This was a class project in which Nicholas Kramer was my lab partner.
In the wake of the power wall in computing and the industry migration to parallel systems, we developed a toy to aid in the education of the primary principles of parallel computing.
The conscious mind processes in serial. This is because human communication is inherently serial. Spoken words are formed one at a time and heard one at a time. Even as you try to understand this sentence, you read the words in a sequential manner. It is not surprising, then, that students have a much easier time understanding serial systems rather than parallel systems. Despite this, there is a growing need for students to be able to analyze and construct parallel systems.
In recent years, we have seen computer manufacturers hit a power wall, and consequently rendered incapable of increasing the speed of their processors. To continue to improve performance, parallelism has been embraced at an architectural and programmatic level. In addition to faster computing, there are some problems that lend themselves to a parallel rather than serial solution. For example, physical simulations, facial recognition, and learning systems all benefit greatly from parallelism. Designers of these systems need to understand parallelism at an intuitive level to reap the benefits.
We developed a toy that enables easy experimentation and exploration of parallel systems to build this intuition. And we thought that the proper vehicle for this exploration is the most common parallel system by far: the brain.
At a very basic level, the brain is a massive interconnect of many simple neurons. A neuron receives inputs from and provides outputs to other neurons. When the values of the neuron's inputs add up to the neurons threshold, it will fire and deliver a signal to all neurons connected to it downstream. Complex behavior can emerge even from very simple topologies. Five neurons can categorize the digits between zero and nine. Two neurons can serve as any two input logical gate.
Our toy consists of several modular pieces that each act as a single neuron and can be assembled by the user. The neurons took much longer to manufacture than expected, so time constraint limited us to constructing four neurons for demonstration purposes. Should we take this toy to the market, each set would contain 10-20 neurons. We designed each neuron with two constraints in mind: First, it must be easy and intuitive to assemble networks of these neurons. Second, the activity of each neuron and the network as a whole needs to be easy to understand so the user can watch information flow through the network to gain insight.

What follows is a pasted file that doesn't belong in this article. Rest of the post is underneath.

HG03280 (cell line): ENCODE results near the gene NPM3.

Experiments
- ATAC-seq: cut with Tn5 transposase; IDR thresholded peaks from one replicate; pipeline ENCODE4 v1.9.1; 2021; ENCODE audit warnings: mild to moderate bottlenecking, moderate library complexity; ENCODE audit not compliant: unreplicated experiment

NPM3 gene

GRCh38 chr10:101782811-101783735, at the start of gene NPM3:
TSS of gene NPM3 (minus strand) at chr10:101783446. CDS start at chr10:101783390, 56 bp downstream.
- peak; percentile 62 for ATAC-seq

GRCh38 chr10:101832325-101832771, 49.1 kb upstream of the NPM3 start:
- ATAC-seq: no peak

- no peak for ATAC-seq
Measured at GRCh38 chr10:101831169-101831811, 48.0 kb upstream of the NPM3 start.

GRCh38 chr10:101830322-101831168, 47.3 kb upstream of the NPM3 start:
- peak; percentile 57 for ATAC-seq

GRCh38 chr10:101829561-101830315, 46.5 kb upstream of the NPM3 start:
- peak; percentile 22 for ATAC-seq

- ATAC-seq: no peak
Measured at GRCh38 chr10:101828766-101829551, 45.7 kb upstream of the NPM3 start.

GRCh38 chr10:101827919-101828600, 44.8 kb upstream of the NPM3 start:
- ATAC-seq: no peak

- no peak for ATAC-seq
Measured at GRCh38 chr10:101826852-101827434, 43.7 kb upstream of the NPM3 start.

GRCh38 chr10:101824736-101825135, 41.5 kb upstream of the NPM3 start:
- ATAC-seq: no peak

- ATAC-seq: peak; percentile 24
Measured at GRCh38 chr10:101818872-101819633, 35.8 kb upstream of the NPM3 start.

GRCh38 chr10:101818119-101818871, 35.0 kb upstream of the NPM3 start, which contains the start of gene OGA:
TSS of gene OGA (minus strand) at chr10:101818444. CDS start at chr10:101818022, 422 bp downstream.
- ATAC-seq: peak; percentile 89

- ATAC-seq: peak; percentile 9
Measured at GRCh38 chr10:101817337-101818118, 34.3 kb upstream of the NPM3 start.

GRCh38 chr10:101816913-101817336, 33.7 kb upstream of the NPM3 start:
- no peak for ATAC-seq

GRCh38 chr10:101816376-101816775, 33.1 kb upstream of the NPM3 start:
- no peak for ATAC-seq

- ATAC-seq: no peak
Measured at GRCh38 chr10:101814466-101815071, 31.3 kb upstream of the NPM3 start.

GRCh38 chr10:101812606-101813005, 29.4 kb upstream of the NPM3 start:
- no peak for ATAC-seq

In the spirit of making this toy an educational tool, we created each neuron module to mathematically resemble a perceptron and anatomically resemble a motor neuron. Mathematically, perceptron are very powerful tools for binary classification and dynamic systems, and function very similarly to the biological motor neurons described above. The inputs of each perceptron feed into a large head where all the computation happens, and the outputs to feed out of a narrow tail. This mimics the dendrite and axon structures in a motor neuron.
Each neuron is controlled by its own microcontroller. The Atmel Atmega16 microcontrollers are attractive candidates due to their minimal size, power consumption, and cost. Each neuron will has a method for connecting eight inputs, connecting four outputs, setting the threshold level, and setting the weights at the output. The casing consists of a custom built cardboard box in the shape of a motor neuron surrounding a box that houses the electronics.
Thresholds are controlled with a series of divots in the dendrite in which glass marbles can sit. When placing marbles on these divots, the microcontroller adjusts the threshold to correspond to the total number of threshold units the marbles are contributing. As action potential accumulates at the neuron's inputs, it displays how close it is to the threshold by illuminating the marbles via an LED underneath the divot. For example, if three marbles were placed on the dendrite, the neuron would need three units of action potential to fire. If the neuron has 2/3rds of what it needs to fire, two of the three marbles will be illuminated.
Weights (the multiplicative factor telling how important an output is) are be controlled via a potentiometer. Ideally, these would have been a slider potentiometers, but cost would have quickly become a factor as the number of neurons scales. The user is able to adjust the weight of each output while easily seeing how much action potential that output is providing.
Interconnects between the outputs in the axon of one neuron and the inputs in the dendrite of another neuron have to be very easy to connect and disconnect for quick reassembly. This can easily be done by having each output be a flexible wire with a small neodymium magnet at the end. These outputs magnetically stick to input pins consisting of corresponding magnets on the dendrite. This fulfills our goals of having easy to construct networks, while still strongly resembling the biological structure of the neuron. To view signals traveling through the pathway, each input corresponds to an LED that lights when it is receiving a signal. We also attached a buzzer to each neuron so it produces a tone as it fires. Such a system would provide audiovisual feedback, as well as increasing the urge to explore and discover aesthetically pleasing topologies.